Hey Tax Pro!
You spoke. We listened.
Your support for LTPA has been awesome, and it’s been our privilege to work with you and serve you for the past eight years. For 2019, we are ready for you, your team, and whatever comes next!
We are committed to improve what we do best and fix what went wrong last time and will continue to provide the quality and service that you came to us for in the first place. Let me take a moment to tell you what we’re doing to make the 2019 FEST the best tax and accounting conference throughout the industry, the United States, and the World! Join us as we continue this process and grow together!
WASHINGTON — The Internal Revenue Service issued Revenue Procedure 2019-08 today to provide guidance on deducting expenses under Section 179(a) and on deducting depreciation under Section 168(g). These rules, as amended by the Tax Cuts and Jobs Act (TCJA) in December 2017, generally apply to tax years beginning after 2017.
Section 179 allows taxpayers to deduct the cost of certain property as an expense when the property is placed in service. For tax years beginning after 2017, the TCJA increased the maximum Section 179 expense deduction from $500,000 to $1 million. The phase-out limit increased from $2 million to $2.5 million. These amounts are indexed for inflation for tax years beginning after 2018.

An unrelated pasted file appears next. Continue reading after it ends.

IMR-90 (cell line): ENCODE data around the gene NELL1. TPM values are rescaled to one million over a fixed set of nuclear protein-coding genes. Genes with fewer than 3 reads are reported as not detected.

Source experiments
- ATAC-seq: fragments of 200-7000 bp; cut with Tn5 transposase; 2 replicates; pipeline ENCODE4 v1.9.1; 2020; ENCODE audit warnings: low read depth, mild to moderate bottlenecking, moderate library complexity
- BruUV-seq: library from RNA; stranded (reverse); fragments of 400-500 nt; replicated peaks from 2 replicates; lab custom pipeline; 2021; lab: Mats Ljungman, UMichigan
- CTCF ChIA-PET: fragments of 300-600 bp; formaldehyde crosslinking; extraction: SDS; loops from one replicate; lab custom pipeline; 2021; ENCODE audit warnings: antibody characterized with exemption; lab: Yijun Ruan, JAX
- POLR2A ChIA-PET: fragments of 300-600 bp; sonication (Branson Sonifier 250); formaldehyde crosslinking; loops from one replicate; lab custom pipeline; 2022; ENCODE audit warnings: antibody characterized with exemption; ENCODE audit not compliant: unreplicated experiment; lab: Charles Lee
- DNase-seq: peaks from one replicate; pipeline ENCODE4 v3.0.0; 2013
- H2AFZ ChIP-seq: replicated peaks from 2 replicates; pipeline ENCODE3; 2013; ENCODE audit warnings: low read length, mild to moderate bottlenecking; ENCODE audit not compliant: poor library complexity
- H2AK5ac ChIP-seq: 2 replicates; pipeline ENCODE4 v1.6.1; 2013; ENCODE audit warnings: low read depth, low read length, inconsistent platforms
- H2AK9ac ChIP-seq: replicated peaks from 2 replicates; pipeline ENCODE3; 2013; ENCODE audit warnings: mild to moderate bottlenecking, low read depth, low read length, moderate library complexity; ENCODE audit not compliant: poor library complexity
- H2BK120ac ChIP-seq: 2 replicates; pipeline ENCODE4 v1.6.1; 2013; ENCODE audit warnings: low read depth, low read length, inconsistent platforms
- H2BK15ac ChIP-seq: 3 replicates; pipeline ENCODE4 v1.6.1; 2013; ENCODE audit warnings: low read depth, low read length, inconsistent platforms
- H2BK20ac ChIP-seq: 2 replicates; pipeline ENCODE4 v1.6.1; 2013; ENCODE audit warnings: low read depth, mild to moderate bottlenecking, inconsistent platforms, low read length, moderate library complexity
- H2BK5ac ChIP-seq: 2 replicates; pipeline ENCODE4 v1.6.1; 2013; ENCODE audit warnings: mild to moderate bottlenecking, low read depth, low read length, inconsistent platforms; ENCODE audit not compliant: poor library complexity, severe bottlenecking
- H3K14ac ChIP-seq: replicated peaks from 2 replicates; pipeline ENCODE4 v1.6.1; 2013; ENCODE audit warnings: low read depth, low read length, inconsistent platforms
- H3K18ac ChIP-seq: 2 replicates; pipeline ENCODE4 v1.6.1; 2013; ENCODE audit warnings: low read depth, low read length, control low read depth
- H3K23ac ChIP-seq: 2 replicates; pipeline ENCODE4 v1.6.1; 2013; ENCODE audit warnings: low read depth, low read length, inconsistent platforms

The Internal Revenue Service today outlined common errors that may delay processing of Centralized Authorization File (CAF) numbers. Reducing errors in CAF applications is one way to speed the approval process for tax professionals.
The IRS also reminded tax practitioners that CAF numbers are valuable cybercriminal targets and outlined steps tax professionals should take annually to help protect their CAF number from misuse.
The IRS annually processes 3.5 million paper Forms 2848, Power of Attorney and Declaration of Representative, and Forms 8821, Tax Information Authorization. The Form 2848 grants eligible practitioners the authorization to represent a client before the IRS. The Form 8821 grants individuals or organizations the authorization to inspect a client’s tax records.
When practitioners submit Forms 2848 or 8821 for the first time, they are issued a nine-digit CAF number that they use as an identifier on all their future third-party authorization requests. During fiscal year 2018, the IRS rejected 384,081 authorization requests.
WASHINGTON – After working with the tax preparation community, the Internal Revenue Service today announced it would stop its tax transcript faxing service as of Feb. 4, 2019, and offer a more secure alternative to taxpayers and tax professionals.
The IRS worked with the tax preparation community to reach agreement on an alternative that will meet tax practitioners’ needs in e-filing individual tax returns while also enhancing safeguards for taxpayer data.
The IRS continues to look for way to better protect taxpayer information and tax transcripts, which are summaries of individuals’ tax returns. Cybercriminals who obtain tax transcripts use them to file fraudulent returns that are difficult to detect because they closely mirror a legitimate tax return.